Coach: Sonny Dykes first season at Cal was an utter disaster as the Bears won just one game: a 37-30 home decision over Portland State, a FCS team that finished 6-6.
All but one of their 11 losses were decided by a double-digit margin, with the lone exception being a 33-28 loss to Arizona in front of a season-low crowd of 41,874. Take out that game, and the Bears lost 10 by an average of nearly four touchdowns (27.7 points). After Cal athletic director Sandy Barbour stepped down/was forced out this summer, everyone started adding coals beneath Dykes’ tinder seat.
Six games into his second season, his job looks completely safe. Dykes’ “Bear Raid” offense powered a surprising a 4-1 start, and now ranks 10th nationally in scoring (42.8) and 16th in yards per play (6.77). While Cal still sits near the bottom of several defensive categories, there are flashes of hope in Berkeley — even if a 31-7 loss to Washington dulled some of the shine.
QB Jared Goff, So., 6-4, 210 — 152/232, 2,179 yards, 22 TD, 3 INT
– Goff isn’t being asked to throw as much as he did as a freshman, but he’s become much more efficient. His 9.4 yards per attempt marks almost a three-yard improvement, and ties Brett Hundley and Ole Miss’ Bo Wallace for ninth in the FBS.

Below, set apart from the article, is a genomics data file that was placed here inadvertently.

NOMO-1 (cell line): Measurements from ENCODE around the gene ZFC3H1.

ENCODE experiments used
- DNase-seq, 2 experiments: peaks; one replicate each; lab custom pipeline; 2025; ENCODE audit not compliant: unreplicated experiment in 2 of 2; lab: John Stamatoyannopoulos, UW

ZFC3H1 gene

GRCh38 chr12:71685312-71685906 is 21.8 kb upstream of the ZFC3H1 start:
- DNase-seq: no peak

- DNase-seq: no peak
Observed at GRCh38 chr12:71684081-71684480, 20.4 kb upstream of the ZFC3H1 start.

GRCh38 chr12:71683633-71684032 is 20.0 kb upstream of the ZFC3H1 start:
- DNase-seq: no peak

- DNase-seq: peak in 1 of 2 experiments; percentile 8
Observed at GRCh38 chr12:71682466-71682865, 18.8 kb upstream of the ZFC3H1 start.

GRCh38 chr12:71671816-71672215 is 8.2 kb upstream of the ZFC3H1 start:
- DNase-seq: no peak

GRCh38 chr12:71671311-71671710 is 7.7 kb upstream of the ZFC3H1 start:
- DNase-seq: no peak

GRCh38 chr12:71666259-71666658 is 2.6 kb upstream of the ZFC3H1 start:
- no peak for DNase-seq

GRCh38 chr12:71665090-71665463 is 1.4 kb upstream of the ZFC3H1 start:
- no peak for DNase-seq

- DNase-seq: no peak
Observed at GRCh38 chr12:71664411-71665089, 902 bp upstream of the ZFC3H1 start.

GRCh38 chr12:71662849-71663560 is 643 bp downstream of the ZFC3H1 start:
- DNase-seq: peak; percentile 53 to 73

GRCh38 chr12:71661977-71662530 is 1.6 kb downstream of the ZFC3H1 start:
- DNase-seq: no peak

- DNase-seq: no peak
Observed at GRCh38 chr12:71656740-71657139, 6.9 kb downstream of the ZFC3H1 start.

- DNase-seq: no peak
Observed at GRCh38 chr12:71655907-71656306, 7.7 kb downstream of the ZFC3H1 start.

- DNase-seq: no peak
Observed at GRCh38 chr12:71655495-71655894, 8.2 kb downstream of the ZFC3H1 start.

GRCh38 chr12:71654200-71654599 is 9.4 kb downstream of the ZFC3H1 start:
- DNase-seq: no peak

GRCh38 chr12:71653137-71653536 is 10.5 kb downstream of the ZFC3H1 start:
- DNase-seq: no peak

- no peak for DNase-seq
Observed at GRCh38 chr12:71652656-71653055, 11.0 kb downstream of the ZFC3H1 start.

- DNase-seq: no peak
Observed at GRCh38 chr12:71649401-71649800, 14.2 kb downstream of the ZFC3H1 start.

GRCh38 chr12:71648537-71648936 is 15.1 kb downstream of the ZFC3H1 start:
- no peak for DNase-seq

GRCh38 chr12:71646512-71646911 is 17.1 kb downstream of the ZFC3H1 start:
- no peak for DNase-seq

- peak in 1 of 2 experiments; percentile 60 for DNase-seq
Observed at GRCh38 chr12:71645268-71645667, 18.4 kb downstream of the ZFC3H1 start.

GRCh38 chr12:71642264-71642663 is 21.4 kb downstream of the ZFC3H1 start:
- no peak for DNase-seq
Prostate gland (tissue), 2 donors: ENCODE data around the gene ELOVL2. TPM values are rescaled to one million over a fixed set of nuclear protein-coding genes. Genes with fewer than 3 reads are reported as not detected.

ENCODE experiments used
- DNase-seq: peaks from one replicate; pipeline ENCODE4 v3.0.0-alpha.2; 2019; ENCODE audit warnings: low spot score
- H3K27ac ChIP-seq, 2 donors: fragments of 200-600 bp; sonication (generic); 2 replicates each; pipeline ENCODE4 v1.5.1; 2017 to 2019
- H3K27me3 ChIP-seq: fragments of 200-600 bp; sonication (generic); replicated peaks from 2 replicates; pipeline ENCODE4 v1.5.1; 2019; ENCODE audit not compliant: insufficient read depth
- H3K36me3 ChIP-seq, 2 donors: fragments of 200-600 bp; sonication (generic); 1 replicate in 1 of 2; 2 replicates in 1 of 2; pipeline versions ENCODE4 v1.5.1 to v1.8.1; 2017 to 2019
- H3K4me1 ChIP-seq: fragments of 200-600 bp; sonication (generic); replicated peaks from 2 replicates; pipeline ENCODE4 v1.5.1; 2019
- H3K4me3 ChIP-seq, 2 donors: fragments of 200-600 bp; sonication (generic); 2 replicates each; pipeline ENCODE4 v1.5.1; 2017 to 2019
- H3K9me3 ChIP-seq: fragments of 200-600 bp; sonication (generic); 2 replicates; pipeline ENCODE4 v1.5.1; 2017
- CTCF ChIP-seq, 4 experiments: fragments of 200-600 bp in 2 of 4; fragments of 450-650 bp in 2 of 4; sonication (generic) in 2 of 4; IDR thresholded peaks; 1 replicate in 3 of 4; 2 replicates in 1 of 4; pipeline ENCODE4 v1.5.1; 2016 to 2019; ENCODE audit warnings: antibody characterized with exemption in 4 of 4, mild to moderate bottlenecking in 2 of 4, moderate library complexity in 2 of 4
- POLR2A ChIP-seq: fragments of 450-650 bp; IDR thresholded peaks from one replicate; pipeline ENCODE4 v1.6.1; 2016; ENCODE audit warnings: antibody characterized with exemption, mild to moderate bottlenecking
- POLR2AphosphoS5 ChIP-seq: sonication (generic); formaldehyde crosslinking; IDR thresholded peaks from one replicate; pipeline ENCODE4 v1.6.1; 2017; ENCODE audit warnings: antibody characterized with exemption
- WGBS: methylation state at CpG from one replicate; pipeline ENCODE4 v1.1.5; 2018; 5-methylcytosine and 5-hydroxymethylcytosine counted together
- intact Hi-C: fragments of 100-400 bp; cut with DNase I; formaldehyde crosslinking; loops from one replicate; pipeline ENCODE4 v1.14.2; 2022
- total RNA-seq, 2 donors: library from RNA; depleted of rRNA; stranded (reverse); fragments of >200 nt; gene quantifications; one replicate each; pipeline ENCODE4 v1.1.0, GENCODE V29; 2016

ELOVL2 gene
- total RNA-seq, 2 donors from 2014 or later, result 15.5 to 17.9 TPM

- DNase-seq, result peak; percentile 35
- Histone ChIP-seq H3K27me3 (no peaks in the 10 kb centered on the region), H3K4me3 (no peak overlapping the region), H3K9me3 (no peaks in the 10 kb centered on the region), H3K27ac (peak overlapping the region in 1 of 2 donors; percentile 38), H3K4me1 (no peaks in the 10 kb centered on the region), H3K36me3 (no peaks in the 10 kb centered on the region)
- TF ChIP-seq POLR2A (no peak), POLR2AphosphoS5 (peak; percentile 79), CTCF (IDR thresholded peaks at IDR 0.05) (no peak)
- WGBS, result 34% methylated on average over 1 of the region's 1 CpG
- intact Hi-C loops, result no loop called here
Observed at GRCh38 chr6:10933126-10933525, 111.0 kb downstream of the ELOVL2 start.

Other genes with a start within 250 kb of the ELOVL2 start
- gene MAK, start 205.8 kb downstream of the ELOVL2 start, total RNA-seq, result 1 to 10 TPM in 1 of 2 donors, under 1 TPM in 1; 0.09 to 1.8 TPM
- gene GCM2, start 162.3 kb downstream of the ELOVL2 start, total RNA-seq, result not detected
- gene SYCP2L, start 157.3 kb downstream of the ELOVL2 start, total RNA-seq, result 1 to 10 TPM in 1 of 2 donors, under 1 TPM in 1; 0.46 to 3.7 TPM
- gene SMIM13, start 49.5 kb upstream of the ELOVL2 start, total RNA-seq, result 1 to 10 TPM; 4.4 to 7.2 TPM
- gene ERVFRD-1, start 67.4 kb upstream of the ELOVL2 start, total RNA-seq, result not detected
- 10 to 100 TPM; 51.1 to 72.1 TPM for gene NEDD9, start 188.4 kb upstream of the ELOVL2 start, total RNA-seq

WR Bryce Treggs, Jr., 5-11, 185 — 29 catches, 360 yards, 5 TD
– Cal has a lot of talented pass-catchers. Treggs is the only one with multiple 100-yard games this season. He and Goff are the Bears’ only two returning All-Pac-12 honorable mentions from 2013. Continue reading
UCLA quarterback Brett Hundley talked to reporters about what’s gone wrong for the Bruins in back-to-back losses, the emergence of running back Paul Perkins, and his memories of his four-interception performance at Cal in 2012.
Excited to say that I'm verbally committed to UCLA. pic.twitter.com/h2yTtKVCYz
— Cassius Peat (@cassiuspeat) October 14, 2014
UCLA has landed another linebacker in its 2015 class, securing a commitment from Tempe (Ariz.) Corona Del Sol’s Cassius Peat.
Rated a four-star prospect by Scout.com and a three-star prospect by Rivals.com, Peat stands at 6-foot-4 and 235 pounds and comes from an impressive athletic background. His older brother, Andrus Peat, is a 6-foot-7, 316-pound left tackle at Stanford who made several preseason All-American lists heading into this season — and also projects as an elite NFL prospect.